street corner of Haight and Ashbury in San Francisco, California.

It was late on a hot early summer night in Bensonhurst in 1984 when I awoke to find my girlfriend gone. This upset me mainly because I would now have to pay all the rent. Also, when I got home from work the next day,I found out she had taken the television. But luckily I still had all my guitars.

There was an ad in the Village Voice the next week. They were looking for people who were musicians to take a bus — first to San Francisco, then on to the Republican convention in Texas —  so I thought, what the hell, I decided to go… I wanted to get out of town, anyway.

Well, the bus broke down on the way to NYC, so the person I met through the ad suggested we drive out there in his Subaru. At this point, I should have realized traveling 3,000 miles with someone you barely know was not a good idea.

This guy was not a good musician, by any means, but he had written a song about children frolicking in acid rain which was pretty good. He was also a vegetarian (not that there’s anything wrong with that), so when we passed through Pennsylvania and stopped at my parents’ house on the way out west, we had to deconstruct the ham and cheese sandwiches my mom made for us… ham for me (yum) and cheese for him.

His car was not exactly in tip-top shape, and I was already feeling worried in this early portion of our journey, but we headed on to Ohio, despite ominous sounds from the car’s engine. We had to get to Iowa in time for his grandmother’s funeral.

We didn’t sleep anywhere but in our sleeping bags for the entire journey. There was a town celebration with lots of pretty girls in Indiana, but we couldn’t stay because we had to get to his grandmother’s funeral on time.

We were passing the outskirts of Chicago when the car gave up. We had it towed to a repair shop, bought a case of beer, drank it, and waited. By the time it was fixed, we were too drunk to drive, so we slept in a field and headed for Iowa the next morning.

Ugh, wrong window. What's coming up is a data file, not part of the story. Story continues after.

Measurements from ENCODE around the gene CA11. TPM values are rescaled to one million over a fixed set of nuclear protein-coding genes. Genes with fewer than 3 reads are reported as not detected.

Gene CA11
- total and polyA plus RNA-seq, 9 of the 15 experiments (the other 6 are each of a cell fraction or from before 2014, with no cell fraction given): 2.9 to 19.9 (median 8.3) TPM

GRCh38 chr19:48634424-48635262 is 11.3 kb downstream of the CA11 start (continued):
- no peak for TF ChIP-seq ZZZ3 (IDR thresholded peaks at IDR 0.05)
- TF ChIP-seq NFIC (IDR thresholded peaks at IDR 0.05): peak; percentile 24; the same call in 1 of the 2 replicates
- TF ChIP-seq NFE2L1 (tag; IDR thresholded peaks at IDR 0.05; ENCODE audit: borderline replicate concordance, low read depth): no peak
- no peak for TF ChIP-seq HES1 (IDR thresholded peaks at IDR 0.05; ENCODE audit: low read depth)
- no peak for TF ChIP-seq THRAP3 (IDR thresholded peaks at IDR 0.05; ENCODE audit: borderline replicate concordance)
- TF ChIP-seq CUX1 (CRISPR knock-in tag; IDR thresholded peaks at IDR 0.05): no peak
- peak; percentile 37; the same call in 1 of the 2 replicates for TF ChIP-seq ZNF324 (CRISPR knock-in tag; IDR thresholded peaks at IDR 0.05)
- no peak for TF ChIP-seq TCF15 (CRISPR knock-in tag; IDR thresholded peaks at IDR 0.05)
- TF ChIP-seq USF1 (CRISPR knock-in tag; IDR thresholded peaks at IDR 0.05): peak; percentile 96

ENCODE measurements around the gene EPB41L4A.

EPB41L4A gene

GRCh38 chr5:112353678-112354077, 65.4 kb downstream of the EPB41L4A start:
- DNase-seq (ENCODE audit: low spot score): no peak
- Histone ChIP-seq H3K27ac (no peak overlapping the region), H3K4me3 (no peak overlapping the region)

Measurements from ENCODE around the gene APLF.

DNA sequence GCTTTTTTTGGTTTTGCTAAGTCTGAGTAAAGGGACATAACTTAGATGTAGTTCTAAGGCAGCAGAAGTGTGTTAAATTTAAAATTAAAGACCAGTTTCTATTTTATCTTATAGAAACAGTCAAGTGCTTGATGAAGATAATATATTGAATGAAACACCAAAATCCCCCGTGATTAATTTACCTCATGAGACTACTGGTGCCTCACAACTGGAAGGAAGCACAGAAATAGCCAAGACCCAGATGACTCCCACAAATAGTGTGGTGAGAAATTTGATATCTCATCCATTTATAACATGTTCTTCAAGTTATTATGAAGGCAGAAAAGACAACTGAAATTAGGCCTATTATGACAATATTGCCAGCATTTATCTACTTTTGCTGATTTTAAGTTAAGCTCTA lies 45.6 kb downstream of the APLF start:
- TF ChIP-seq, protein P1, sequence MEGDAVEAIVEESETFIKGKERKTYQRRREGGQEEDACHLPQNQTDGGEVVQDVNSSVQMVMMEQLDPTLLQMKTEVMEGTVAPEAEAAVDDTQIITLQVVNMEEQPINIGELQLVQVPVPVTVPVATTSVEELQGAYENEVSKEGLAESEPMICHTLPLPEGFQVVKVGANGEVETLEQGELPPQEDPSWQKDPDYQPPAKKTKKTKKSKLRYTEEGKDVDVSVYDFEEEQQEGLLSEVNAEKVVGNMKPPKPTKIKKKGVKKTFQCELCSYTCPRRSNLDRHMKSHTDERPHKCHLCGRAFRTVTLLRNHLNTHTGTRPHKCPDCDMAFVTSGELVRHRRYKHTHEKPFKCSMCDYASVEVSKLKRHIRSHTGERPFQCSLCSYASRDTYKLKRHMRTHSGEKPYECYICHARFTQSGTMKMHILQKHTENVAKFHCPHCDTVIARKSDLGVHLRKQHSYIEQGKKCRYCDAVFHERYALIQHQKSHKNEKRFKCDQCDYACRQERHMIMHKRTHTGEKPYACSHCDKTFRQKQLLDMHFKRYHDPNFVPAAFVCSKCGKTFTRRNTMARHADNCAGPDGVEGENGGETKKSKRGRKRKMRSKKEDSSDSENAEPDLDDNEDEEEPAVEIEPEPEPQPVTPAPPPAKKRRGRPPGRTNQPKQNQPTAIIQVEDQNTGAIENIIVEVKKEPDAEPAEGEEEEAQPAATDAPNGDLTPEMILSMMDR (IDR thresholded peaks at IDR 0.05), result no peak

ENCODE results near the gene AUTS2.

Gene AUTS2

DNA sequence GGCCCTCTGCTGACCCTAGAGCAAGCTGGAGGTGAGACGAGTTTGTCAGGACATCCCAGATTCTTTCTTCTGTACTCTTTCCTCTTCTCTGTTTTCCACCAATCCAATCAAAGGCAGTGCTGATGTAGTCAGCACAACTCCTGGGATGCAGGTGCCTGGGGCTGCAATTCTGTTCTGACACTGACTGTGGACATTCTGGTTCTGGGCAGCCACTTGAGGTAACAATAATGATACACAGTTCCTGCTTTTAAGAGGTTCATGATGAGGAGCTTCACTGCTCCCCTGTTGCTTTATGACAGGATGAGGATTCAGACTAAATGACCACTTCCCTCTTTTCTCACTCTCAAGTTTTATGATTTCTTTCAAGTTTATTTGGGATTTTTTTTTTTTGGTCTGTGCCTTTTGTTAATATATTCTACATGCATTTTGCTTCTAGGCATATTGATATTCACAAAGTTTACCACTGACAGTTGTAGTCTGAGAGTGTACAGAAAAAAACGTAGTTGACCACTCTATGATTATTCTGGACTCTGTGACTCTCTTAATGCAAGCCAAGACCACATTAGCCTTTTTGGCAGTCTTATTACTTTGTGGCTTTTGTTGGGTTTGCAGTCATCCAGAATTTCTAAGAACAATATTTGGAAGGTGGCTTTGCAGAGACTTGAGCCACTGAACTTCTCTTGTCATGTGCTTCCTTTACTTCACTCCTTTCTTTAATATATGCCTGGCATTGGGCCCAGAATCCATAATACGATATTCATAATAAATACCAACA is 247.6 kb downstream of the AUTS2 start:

Iowa is very flat and full of cornfields. There is no real horizon in the distance. The sun doesn’t actually set, but disappears like the blink of an eye. You just keep on driving until it drops from the sky.

highway sign that reads, the people of Iowa welcome you. Fields of opportunities.
photo credit: Tony Webster / CC BY

We arrived at his parents’ farm late in the afternoon when it was nearly dark. They were very nice people and grateful to have a meat eater for dinner in America’s Breadbasket in addition to their tofu-loving son. After sleeping on what felt like a luxurious couch, some of us non-vegetarian folks enjoyed a ham and egg breakfast and we were on our way to Colorado, Utah, and Nevada.

We crossed the border into Colorado at rush hour. Rush hour over the Rockies… go figure. It was six lanes of traffic and we were in a wounded Subaru. It was about eighty degrees when we started our ascent — when we reached the top it was freezing. Glad I had a jacket in my bag.

We drove on to Utah. This place is nothing but desert. A sign up ahead reads, LAST CHANCE GAS 150 MILES. We fill up and keep on heading for the Utah desert.

We had no air conditioning in the Subaru and my traveling mate (whose name to this day I do not know) slept because he was an insomniac and could not sleep at night.

Like I said before, best not to go cross country with a stranger.

I drove through the arid, extremely hot air, passing ARMADILLO CROSSING signs and the occasional tumbleweed, and, as he peacefully slept, I got a really bad sunburn on my arm.

When we finally crossed the border into Nevada, the car started to overheat a few miles in, and we stopped at a gas station. “Ain’t no girls here,” the attendant announced in a loud voice. “Make a right turn at the corner, it’s about 35 miles over to the nearest place. They got some nice girls there.” Well, now we couldn’t stop because we had to get to the Democratic National Convention on time. Damn!

We crossed the Golden Gate Bridge in the early afternoon. The fog had rolled out, and the sun was shining brightly. We made our way towards our destination. We were supposed to have a place to stay in the Haight Ashbury area. The car made it to the top of the hill at the intersection of Haight and Ashbury, then gave out and just died.